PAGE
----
This is why there are PCB fab services

So the kid decided to teach a soldering workshop at geek camp. Of course that means a custom PCB (and custom firmware, but that’s not my department). Which meant that I finally got to test all those tutorials about etching your own PCB with vinegar, peroxide and salt.

You know what, it’s an effing pain. The kid’s CAD program exports SVG, so I thought at least that part would be easy: export, hand the file to the Glowforge, zap away the resist, done. But no, the SVG is one of those cobbled-together things with black traces and and little white areas covering the parts where there shouldn’t be any copper. But the Glowforge doesn’t care what color an area is: if it’s filled, it zaps it. Oh, and layers so that the white areas are hiding a bunch of lines the CAD developers didn’t want to bother drawing to the right length. So it turns out the least brain-melting way to get an image for zapping is to export the design as a bitmap, import to inkscape, trace it, and then subtract the traced version from a big colored rectangle.

Then: you coat your PCBs with nail polish or spray paint and zap the spray paint back off. (I had this idea I could zap a layer of masking tape and use it to pattern the paint/polish, but not, the dried stuff sticks to the edges of the tape much better than to copper.) Then use some alcohol to wipe off the zapping residue and you’re good to etch. But wait! Hardware store spray paint dissolves in isopropyl alcohol, so nail polish it is.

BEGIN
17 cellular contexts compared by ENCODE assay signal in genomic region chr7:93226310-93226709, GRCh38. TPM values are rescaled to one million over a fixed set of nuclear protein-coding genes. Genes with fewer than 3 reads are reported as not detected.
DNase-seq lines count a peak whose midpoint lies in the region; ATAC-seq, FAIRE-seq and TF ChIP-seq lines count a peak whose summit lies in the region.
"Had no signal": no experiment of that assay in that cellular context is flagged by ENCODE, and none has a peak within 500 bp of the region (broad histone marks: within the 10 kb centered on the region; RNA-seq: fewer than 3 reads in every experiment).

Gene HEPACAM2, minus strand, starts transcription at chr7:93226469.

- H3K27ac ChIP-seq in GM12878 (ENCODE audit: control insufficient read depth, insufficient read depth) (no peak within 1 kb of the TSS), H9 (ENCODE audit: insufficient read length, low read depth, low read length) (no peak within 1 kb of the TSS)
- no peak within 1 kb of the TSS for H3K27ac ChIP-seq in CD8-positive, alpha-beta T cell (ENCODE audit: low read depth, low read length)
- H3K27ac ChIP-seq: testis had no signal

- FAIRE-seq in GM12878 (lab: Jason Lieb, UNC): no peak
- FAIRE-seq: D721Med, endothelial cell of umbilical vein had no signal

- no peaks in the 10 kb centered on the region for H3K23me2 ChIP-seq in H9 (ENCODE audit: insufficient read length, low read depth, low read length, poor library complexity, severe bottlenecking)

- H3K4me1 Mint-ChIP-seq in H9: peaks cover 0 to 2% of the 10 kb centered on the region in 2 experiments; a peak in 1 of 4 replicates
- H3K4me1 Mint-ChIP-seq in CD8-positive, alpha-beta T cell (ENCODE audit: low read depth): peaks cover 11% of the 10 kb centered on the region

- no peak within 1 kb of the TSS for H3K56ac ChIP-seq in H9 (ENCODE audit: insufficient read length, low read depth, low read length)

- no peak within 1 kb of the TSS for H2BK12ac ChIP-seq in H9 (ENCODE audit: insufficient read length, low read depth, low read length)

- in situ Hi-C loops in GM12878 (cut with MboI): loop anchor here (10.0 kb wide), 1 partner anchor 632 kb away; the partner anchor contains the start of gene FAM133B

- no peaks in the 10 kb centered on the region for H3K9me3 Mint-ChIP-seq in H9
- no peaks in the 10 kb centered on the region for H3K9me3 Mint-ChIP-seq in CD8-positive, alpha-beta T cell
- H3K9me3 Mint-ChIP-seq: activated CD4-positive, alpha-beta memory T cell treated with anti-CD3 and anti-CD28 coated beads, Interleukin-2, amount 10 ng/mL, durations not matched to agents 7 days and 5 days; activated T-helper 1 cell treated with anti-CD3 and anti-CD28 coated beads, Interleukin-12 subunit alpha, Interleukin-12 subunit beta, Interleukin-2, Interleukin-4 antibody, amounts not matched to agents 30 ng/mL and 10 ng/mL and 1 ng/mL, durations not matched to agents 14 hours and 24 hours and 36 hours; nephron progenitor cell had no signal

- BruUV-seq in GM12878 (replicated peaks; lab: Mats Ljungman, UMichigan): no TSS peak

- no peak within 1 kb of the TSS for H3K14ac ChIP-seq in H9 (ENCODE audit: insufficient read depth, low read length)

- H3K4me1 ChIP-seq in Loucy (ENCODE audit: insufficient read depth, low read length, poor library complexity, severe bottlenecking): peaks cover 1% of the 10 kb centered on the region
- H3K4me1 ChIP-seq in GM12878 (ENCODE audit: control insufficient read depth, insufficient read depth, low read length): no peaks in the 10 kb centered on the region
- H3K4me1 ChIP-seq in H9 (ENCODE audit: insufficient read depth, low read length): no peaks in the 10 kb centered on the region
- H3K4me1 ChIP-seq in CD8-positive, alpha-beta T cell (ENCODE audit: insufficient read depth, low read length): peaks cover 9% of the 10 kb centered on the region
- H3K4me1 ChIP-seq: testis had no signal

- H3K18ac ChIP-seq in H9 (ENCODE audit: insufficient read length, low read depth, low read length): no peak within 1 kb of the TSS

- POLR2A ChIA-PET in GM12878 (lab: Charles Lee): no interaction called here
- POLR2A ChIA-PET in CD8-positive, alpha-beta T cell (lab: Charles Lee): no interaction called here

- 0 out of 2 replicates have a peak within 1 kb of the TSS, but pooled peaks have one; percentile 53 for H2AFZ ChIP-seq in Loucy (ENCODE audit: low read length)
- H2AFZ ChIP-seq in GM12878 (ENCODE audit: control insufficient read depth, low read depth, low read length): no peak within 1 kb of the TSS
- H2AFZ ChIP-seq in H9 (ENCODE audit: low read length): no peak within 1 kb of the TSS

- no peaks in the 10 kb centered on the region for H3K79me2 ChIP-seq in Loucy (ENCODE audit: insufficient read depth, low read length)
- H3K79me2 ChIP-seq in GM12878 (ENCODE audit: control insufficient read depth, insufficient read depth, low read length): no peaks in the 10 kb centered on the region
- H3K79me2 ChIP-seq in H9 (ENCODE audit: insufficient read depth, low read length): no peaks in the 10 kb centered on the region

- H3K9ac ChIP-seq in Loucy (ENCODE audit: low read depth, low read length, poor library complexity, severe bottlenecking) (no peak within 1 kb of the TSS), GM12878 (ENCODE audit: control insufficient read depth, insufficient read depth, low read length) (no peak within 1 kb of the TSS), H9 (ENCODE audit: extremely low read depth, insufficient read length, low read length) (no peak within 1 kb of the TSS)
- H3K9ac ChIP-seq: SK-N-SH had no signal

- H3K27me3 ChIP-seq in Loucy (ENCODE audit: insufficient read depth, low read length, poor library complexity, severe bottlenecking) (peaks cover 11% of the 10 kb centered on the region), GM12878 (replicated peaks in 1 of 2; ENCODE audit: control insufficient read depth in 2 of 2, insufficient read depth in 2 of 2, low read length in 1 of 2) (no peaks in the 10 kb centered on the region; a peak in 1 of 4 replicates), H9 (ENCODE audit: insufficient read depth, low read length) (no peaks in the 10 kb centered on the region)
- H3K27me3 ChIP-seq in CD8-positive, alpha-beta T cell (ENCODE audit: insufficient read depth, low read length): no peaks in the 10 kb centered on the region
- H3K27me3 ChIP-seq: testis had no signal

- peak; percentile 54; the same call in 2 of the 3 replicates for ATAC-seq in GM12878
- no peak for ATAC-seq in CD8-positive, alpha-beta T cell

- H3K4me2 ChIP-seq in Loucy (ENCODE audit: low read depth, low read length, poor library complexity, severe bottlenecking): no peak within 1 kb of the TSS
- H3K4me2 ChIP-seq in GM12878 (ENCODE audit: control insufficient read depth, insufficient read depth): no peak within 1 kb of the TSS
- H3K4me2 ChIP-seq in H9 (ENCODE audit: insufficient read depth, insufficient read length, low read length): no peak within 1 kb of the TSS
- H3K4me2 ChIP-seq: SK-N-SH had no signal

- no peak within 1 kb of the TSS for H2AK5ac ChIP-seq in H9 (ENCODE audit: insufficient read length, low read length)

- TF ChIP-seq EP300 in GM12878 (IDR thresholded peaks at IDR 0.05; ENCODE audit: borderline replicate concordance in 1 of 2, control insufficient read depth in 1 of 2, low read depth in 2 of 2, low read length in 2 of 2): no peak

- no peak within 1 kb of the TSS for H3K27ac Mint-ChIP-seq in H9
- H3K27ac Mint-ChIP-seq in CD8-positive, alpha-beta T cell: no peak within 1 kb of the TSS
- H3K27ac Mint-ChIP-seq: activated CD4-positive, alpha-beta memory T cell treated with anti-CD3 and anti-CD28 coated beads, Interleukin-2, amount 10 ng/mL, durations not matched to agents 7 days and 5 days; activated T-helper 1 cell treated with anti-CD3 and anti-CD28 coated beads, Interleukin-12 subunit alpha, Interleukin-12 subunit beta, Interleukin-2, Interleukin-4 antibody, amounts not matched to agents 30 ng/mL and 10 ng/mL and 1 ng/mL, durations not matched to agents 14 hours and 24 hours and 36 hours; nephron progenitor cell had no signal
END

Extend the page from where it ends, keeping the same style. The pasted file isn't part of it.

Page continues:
Then the etching, which takes a whole lot longer if there’s a few days of cold weather. And more vinegar, peroxide and salt than you think, even for a handful of 2×3-inch boards. Oh, yeah, and then the drilling. I knew that dremel drill press would come in handy one of these decades. And the surplus-store sets of teeny-tiny refurb bits. And the magnifying clip-on for my glasses. And a slightly steadier hand…

Was it worth it? Good question. I certainly learned a lot. If you don’t count the dremel, or the dremel drill press, or the high-power magnifier, it was probably cheaper than getting boards from one of the usual suspects (except when one of the usual-suspect PCB houses has a getting-to-know you sale). And if you don’t count having to redo a couple of the steps, it might have been faster.

I’m glad I learned how to do this, and I might want to do it again some time, but I’m not in any hurry. On the other hand, I can see a bunch of ways we might have done things better if only we had known beforehand what he know now. So if I just gin up a little project to test out some different ways of doing the resist and the etching, and maybe build just a little numerically-controlled X-Y stage for the drill press…

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